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C A R T U N E S   CD
M U S I C A L   N O T E S

Phil Jenkins - vocals, guitars, lyrics, 

Brian Dubbledam - bass, vocals, guitar, mandolin

Louis Rompré - flute, WX-7, wooden recorder, percussion, vocals

Jacques Charpentier - keyboards

This composition is intended for repeated play by astute commuters, to make your driving experience more carefree. The first half of the recording should get you nicely where you are going, while the second will bring you on home. And, for good measure, we've thrown in a night on the town.

Click on song titles below for sample MP3

 SING AND DRIVE - IT'S STILL LEGAL. Safe listening and remember, if you're driving anywhere, take your car.

BIG FAT CROW - Crows are the car horns of the woods. A sunrise song.

BLACK & WHITE HIGHWAY - An upright original by Jacques. Ever noticed how the dotted white lines are like piano keys?

GREAT FIRE OF 1900 -  Every city has a great fire, as Ottawa did  in the spring of 1900. A horse drawn traffic jam ensued.

BETWEEN THE LINES - For those lost-behind-the-wheel moments.

SALTY WATER - A song for Canadians in uniform and out sent to places they shouldn't be.

KESTREL - An ode to the small hawk that hunts from its perch on the hydro lines.

HEADS I WIN, TAILS YOU LOSE - A honky-tonk ditty, one for the road.

SHADY LANE - Brian's mandolin waltz . Honey I'm home.

TAKE IT LYING DOWN - A ballad for day's end and folks who are homeward bound.

All arrangements by the band. Recorded at the Stove Studio, Chelsea, Quebec, the way Nature intended.
James Stephans and Dave Bignall took turns at the wheel, and David Cain did the tune-up.



The beat of my drum begins June 15th, 1951, the same day American DJ  Alan Freed plays black music on a white station in Detroit, and rock and roll is born. In 1961, my family returns to Liverpool, England, from Ottawa Canada. Soon after a local group called the Beatles releases Love Me Do. For a decade everyone in Liverpool plays guitar; no-one plays tennis.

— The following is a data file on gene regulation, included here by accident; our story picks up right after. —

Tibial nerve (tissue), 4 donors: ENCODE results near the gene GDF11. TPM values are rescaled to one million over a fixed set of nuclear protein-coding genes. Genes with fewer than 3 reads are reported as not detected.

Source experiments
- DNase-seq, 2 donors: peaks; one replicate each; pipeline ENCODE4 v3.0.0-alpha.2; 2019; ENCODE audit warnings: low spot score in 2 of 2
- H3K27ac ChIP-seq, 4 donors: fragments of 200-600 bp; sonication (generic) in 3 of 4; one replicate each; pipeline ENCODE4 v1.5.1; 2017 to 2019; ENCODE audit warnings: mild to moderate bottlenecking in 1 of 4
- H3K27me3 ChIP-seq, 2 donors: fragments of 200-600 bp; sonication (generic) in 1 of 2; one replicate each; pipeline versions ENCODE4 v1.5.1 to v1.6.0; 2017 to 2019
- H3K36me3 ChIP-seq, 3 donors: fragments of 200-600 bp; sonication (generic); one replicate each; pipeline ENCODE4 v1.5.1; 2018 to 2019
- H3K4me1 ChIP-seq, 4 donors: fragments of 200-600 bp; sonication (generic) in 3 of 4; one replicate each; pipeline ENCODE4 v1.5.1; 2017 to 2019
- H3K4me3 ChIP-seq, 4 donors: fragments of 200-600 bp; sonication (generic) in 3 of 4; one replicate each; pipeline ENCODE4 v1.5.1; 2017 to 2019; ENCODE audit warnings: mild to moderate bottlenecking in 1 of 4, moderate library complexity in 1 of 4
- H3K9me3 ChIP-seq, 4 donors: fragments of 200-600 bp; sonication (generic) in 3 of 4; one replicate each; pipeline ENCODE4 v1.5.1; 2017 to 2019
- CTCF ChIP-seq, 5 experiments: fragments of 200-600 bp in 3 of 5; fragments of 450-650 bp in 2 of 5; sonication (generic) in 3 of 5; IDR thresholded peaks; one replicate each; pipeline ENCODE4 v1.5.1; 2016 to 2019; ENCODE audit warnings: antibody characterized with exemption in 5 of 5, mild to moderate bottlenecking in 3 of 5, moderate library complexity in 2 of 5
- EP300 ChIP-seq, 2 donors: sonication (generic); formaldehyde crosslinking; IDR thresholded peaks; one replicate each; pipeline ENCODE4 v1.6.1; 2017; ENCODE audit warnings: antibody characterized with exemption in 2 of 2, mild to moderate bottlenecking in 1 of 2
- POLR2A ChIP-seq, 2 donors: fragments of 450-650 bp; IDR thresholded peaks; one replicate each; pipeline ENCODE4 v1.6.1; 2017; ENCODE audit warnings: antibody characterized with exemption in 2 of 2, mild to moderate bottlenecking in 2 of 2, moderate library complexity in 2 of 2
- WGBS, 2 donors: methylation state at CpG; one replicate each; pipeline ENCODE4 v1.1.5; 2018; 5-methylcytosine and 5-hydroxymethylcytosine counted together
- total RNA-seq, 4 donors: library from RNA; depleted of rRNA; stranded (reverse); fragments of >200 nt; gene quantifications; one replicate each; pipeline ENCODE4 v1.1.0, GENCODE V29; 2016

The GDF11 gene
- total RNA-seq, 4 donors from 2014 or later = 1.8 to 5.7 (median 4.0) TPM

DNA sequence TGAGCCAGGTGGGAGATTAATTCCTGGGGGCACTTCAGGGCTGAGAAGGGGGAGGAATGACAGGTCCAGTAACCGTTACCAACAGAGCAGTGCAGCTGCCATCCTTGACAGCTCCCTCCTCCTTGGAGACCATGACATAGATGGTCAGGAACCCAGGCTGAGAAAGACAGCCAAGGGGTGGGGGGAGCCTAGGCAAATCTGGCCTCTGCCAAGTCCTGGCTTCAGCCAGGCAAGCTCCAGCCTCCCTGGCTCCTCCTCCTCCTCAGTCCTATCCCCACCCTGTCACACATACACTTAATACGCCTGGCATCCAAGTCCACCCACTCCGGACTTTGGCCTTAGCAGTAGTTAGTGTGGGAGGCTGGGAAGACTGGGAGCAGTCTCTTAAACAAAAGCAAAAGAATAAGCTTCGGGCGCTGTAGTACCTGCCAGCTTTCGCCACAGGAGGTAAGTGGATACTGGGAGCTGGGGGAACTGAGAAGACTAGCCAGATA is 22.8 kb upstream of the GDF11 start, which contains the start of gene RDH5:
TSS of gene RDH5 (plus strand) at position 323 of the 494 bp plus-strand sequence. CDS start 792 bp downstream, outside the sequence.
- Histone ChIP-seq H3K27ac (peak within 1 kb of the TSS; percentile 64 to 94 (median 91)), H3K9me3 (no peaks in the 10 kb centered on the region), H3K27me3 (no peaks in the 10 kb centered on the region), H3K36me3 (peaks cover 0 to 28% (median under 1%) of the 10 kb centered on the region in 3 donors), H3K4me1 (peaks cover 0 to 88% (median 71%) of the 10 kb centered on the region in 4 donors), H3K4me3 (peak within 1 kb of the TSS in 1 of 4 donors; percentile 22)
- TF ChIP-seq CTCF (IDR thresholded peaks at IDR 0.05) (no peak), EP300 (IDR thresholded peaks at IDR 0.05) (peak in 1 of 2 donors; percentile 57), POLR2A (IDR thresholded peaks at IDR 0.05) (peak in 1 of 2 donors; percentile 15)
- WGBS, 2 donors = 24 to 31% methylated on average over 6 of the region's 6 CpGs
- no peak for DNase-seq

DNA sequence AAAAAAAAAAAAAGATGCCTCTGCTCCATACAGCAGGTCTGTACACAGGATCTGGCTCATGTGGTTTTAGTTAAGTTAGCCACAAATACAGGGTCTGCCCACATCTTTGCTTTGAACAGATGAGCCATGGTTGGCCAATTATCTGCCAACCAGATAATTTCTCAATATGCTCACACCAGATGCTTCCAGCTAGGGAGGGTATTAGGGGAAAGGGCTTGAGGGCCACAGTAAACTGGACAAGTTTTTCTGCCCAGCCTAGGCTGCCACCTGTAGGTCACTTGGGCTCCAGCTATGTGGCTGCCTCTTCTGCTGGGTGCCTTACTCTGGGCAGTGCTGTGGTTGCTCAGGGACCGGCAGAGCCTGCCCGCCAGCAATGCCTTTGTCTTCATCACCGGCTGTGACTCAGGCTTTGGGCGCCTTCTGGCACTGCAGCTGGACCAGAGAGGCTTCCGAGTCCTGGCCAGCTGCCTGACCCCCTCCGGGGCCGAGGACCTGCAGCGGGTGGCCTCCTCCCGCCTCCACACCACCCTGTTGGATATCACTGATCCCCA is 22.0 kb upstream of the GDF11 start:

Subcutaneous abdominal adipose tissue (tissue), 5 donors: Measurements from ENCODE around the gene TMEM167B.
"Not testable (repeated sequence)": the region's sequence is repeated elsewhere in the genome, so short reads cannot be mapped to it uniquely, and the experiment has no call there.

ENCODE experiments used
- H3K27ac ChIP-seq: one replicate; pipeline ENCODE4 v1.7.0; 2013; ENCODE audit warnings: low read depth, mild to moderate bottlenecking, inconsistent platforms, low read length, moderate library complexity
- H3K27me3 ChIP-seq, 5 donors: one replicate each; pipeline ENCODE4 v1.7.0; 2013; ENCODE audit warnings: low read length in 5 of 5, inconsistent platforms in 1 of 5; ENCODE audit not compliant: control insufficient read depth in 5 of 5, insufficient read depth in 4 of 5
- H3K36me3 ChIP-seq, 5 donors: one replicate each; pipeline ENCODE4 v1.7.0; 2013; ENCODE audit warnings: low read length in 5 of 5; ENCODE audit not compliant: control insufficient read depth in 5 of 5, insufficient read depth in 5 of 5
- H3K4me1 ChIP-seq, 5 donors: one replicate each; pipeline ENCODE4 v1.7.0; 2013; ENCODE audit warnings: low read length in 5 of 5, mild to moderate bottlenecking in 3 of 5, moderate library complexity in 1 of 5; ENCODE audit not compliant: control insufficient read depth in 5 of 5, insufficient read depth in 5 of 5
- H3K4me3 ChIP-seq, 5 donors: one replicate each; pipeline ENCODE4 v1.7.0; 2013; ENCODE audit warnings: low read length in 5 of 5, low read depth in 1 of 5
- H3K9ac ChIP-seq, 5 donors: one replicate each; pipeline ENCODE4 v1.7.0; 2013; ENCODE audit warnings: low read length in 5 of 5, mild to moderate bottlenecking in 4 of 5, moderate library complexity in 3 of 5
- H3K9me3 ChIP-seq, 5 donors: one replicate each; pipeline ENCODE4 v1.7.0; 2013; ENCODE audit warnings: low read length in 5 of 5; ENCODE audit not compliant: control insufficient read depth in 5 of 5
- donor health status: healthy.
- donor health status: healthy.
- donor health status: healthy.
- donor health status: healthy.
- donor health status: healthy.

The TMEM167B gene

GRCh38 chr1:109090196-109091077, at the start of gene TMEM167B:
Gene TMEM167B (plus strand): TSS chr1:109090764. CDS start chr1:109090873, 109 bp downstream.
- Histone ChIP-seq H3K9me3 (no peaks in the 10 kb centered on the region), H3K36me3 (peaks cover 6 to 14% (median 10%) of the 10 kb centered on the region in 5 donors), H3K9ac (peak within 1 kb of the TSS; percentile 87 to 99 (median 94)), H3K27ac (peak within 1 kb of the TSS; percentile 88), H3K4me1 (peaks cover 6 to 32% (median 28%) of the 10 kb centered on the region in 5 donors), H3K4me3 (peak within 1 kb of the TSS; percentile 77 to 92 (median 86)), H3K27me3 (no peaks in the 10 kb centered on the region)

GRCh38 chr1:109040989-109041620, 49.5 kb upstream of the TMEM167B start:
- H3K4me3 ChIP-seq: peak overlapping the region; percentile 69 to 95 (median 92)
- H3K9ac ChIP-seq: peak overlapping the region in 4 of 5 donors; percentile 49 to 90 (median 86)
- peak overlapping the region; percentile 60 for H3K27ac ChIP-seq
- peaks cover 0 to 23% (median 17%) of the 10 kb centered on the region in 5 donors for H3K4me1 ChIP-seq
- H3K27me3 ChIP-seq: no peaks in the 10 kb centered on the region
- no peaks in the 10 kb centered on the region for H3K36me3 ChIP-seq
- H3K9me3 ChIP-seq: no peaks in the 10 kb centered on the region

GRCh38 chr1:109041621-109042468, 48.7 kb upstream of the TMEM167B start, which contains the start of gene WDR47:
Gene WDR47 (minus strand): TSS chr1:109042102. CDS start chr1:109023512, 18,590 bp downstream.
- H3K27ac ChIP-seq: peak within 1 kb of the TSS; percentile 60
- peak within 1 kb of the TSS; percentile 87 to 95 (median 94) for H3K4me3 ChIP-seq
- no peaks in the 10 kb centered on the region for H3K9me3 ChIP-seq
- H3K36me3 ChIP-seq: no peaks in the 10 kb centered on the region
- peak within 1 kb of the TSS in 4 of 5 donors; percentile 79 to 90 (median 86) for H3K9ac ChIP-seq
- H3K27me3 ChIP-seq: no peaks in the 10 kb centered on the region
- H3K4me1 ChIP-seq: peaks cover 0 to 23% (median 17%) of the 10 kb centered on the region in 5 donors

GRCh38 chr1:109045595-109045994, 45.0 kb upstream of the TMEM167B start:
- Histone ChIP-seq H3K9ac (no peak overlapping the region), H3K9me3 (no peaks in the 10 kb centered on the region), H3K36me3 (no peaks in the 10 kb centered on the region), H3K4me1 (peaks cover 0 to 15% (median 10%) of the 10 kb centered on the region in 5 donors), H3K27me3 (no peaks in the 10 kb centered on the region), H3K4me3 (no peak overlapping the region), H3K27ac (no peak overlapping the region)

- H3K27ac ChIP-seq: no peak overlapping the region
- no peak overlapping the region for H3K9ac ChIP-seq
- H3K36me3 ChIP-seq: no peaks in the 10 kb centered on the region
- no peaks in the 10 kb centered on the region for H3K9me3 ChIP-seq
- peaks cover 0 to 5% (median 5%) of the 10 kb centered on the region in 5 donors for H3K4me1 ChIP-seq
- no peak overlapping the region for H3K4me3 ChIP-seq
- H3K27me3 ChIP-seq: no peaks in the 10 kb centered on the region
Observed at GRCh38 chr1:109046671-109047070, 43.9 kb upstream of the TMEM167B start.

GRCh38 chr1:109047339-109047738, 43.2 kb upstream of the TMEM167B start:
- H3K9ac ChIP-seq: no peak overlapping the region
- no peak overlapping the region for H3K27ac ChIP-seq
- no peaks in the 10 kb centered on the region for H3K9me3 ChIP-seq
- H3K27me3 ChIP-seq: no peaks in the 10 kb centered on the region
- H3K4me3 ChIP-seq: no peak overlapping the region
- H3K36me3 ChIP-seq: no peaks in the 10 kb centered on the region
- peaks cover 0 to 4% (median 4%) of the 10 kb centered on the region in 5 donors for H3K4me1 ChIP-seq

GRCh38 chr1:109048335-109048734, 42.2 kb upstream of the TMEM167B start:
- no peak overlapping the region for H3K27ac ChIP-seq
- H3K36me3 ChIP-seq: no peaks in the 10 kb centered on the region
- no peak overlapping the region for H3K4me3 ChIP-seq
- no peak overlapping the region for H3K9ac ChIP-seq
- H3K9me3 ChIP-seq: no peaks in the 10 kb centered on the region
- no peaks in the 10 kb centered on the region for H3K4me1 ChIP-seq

Back in Ottawa in 1978, I strike up a career as a performing songwriter, working the corners of bars. I roadie with a cover rock band ‘Mainstream’ for three years, all the while performing as a solo in bars and concert halls throughout eastern Canada, appearing when asked on the CBC Radio and TV. 

I serve my apprenticeship in songwriting with a choir of aspiring singer/songwriters in the musical crucible of Rasputin’s Folk Club in Ottawa.

The songs start to arrive. They go in the dark corners and sing out the shapes they find there, and they run out in the sun and do a funny dance. When asked what I play, I dub it progressive folk. I write about music, columns about world music and songwriting for the Ottawa Citizen, about the local scene for Off Beat.

I’m a country boy, happiest with trees for neighbours, so I quit Ottawa and make for Wakefield, a railway stop in West Quebec’s. It’s the home of The Black Sheep, one of Canada’s great music rooms. I play there and team up with three other guys, and then we’re a band called Riverbend.

In 2004 we we release our calling card CD - CarTunes. It’s a musical  commute from the country into the city and back, blending songs and instrumentals. Playing original music only, we do the Black Sheep,  (several times) the Acoustic Waves series at the Great Canadian Theatre Company (twice) the Nepean Centrepointe(with the Barra McNeils).